Author: Adrianne DuMond
Executive Coaches of Orange County
Most of us turn the other way when the subject of bylaws comes up – either creating them or reviewing them. But they should be reviewed at least every three years. Bylaws help the organization run smoothly, provide consistency from one Board term to another, and can keep an organization out of serious legal trouble when they are available, current, and clear.
Bylaw regulations vary from state to state for nonprofits. Guidelines for your state can be obtained through various sources. The State Attorney General’s office can give you the office contact for nonprofit, tax-exempt organizations, or your city attorney may have the information.
I highly recommend the web site www.blueavocado.org for some very good advice about the use of bylaws and the importance of keeping them updated. In this blog I provide the bylaws checklist that Jan Masaoka has written.
Three overall guiding principles:
- Don’t put too much in the bylaws. If you state meetings will be held on a certain day, then when meetings change, the bylaws have to change.
- Designate that the Executive Director should be responsible for making sure the bylaws are reviewed every three years. Since Board officer terms vary, it is difficult for this responsibility to reside with the Board volunteers, even with very good minutes of the meetings.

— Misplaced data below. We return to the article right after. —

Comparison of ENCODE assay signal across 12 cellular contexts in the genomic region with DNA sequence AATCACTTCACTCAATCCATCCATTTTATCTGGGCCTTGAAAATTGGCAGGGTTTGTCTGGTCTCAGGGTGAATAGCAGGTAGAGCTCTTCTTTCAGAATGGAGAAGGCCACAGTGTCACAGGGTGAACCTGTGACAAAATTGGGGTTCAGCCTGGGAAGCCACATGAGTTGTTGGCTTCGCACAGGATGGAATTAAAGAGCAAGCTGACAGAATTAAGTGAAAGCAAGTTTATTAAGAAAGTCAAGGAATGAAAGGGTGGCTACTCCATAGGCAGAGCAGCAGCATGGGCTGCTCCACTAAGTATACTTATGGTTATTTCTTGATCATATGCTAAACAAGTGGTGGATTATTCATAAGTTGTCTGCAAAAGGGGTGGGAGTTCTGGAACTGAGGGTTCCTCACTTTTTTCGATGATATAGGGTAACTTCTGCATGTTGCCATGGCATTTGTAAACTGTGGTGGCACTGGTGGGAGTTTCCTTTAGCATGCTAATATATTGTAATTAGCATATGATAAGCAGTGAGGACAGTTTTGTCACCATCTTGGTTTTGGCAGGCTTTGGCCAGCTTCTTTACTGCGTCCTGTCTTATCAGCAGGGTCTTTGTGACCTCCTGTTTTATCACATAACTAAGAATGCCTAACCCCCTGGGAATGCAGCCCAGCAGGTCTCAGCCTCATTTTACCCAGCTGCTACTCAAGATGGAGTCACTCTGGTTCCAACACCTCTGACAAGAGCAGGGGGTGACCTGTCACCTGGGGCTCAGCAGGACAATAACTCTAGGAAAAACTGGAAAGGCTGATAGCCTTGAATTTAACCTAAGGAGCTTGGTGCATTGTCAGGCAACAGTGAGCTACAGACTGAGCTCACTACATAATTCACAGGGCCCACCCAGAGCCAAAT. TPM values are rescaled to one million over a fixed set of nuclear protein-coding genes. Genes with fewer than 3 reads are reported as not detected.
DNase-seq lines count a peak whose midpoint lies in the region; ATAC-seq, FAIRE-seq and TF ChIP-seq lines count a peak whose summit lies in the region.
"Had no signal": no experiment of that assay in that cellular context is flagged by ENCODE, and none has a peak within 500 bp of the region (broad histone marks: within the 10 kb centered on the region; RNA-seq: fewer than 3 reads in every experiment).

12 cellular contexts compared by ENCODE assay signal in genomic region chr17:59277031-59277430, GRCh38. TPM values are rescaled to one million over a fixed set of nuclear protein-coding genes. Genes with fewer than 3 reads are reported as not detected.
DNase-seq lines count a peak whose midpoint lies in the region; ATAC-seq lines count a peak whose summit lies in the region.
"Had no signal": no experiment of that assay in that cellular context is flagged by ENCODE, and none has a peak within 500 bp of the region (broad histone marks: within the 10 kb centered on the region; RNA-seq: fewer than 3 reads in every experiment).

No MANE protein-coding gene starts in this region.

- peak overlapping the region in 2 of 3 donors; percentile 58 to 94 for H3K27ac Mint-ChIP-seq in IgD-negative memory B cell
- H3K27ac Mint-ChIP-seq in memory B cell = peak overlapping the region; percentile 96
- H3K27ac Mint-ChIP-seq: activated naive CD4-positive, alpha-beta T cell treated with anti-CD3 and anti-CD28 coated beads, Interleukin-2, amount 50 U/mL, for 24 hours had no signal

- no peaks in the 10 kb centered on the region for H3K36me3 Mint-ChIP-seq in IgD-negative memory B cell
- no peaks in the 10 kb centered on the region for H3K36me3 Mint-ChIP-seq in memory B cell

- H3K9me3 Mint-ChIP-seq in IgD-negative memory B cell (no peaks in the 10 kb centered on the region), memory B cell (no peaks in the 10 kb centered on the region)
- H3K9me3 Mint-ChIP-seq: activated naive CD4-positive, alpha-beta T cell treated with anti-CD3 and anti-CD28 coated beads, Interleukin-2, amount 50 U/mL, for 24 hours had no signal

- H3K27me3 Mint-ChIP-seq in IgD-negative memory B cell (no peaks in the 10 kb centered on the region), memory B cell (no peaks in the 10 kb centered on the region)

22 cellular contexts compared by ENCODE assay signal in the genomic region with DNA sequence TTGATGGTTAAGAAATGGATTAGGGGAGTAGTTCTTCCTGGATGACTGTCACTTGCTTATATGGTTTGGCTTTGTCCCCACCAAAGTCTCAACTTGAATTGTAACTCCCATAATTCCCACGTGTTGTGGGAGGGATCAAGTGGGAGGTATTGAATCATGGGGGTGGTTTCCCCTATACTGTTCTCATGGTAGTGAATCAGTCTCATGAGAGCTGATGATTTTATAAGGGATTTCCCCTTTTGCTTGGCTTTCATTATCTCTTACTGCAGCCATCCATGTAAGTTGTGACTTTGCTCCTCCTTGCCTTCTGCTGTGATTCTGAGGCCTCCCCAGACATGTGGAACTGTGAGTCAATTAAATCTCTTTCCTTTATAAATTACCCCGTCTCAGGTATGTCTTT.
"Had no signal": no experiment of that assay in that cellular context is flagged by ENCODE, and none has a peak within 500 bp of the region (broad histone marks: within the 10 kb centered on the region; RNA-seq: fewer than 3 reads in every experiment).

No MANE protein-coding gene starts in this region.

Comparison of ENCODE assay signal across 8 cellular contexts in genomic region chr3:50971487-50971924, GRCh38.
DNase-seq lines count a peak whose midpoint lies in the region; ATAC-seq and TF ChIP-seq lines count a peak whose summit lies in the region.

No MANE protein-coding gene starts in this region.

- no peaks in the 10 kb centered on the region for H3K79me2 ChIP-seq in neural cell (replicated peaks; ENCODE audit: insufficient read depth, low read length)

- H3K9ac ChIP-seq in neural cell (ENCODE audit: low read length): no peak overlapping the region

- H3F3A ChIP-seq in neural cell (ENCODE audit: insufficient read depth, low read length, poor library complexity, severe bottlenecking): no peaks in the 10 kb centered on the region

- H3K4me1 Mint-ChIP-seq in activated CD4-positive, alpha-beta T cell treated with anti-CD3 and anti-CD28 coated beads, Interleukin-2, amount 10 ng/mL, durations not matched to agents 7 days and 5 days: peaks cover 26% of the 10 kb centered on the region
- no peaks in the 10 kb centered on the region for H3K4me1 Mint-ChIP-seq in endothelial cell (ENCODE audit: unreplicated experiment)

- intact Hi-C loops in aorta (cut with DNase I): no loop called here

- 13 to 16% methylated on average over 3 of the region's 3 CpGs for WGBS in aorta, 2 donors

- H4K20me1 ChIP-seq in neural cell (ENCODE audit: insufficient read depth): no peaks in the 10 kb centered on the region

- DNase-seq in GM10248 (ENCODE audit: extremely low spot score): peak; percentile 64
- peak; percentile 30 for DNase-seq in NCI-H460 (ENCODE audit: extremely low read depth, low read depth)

- Make sure that any revisions to the bylaws are dated, summarized, and attached to the Executive Director’s copy. Dating the revisions is extremely important, since any future problems can be minimized if the records are clear and accurate.
Here is the checklist from Jan Masaoka’s article to ensure that the most important topics are covered:
- Indemnification – A statement that limits the personal liability of board members.
- Minimum and maximum number of board members. This may be determined by your state’s regulations for nonprofits.
- The number required for a quorum.
- Terms, term limits, and return policies.
- Titles of officers, how they are appointed and their terms.
- Procedure for removing an officer.
- Conflict of interest policy.
- Minimum number of board meetings a year.
- How an emergency or special board meeting may be called.
- What committees exist, how members are appointed, and their powers.
- Managing conference calls and/or electronic meetings.
Remember that every Board member should have a copy of the bylaws. Again, I recommend the web site for more specific information. The specific article from which this blog was created is titled ‘Bylaws Checklist’ and was posted on May 29, 2010.